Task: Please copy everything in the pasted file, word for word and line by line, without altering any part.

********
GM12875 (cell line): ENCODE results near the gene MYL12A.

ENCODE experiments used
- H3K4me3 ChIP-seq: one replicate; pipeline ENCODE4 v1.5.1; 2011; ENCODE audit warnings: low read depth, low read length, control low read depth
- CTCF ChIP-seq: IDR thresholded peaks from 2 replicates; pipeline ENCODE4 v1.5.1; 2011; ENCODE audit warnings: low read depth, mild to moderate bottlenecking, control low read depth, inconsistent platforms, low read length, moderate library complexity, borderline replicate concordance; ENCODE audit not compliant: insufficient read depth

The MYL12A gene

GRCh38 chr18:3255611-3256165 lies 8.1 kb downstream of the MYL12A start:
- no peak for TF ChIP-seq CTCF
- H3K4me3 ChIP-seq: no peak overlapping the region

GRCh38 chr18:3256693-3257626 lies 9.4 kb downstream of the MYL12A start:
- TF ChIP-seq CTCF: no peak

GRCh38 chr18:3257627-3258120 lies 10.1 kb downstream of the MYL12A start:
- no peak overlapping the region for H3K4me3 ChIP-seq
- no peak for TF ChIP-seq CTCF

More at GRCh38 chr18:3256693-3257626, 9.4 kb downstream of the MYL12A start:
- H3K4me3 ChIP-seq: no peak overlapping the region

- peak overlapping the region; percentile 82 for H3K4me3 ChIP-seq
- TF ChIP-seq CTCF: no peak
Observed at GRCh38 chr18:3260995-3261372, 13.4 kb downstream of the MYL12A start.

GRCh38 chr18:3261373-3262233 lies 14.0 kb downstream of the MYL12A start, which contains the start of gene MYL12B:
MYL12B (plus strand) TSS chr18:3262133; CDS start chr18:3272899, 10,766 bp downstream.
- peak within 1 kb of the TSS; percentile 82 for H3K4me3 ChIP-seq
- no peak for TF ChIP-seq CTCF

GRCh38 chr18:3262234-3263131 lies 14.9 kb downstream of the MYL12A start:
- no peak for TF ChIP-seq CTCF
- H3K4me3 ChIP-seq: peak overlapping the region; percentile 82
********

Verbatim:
GM12875 (cell line): ENCODE results near the gene MYL12A.

ENCODE experiments used
- H3K4me3 ChIP-seq: one replicate; pipeline ENCODE4 v1.5.1; 2011; ENCODE audit warnings: low read depth, low read length, control low read depth
- CTCF ChIP-seq: IDR thresholded peaks from 2 replicates; pipeline ENCODE4 v1.5.1; 2011; ENCODE audit warnings: low read depth, mild to moderate bottlenecking, control low read depth, inconsistent platforms, low read length, moderate library complexity, borderline replicate concordance; ENCODE audit not compliant: insufficient read depth

The MYL12A gene

GRCh38 chr18:3255611-3256165 lies 8.1 kb downstream of the MYL12A start:
- no peak for TF ChIP-seq CTCF
- H3K4me3 ChIP-seq: no peak overlapping the region

GRCh38 chr18:3256693-3257626 lies 9.4 kb downstream of the MYL12A start:
- TF ChIP-seq CTCF: no peak

GRCh38 chr18:3257627-3258120 lies 10.1 kb downstream of the MYL12A start:
- no peak overlapping the region for H3K4me3 ChIP-seq
- no peak for TF ChIP-seq CTCF

More at GRCh38 chr18:3256693-3257626, 9.4 kb downstream of the MYL12A start:
- H3K4me3 ChIP-seq: no peak overlapping the region

- peak overlapping the region; percentile 82 for H3K4me3 ChIP-seq
- TF ChIP-seq CTCF: no peak
Observed at GRCh38 chr18:3260995-3261372, 13.4 kb downstream of the MYL12A start.

GRCh38 chr18:3261373-3262233 lies 14.0 kb downstream of the MYL12A start, which contains the start of gene MYL12B:
MYL12B (plus strand) TSS chr18:3262133; CDS start chr18:3272899, 10,766 bp downstream.
- peak within 1 kb of the TSS; percentile 82 for H3K4me3 ChIP-seq
- no peak for TF ChIP-seq CTCF

GRCh38 chr18:3262234-3263131 lies 14.9 kb downstream of the MYL12A start:
- no peak for TF ChIP-seq CTCF
- H3K4me3 ChIP-seq: peak overlapping the region; percentile 82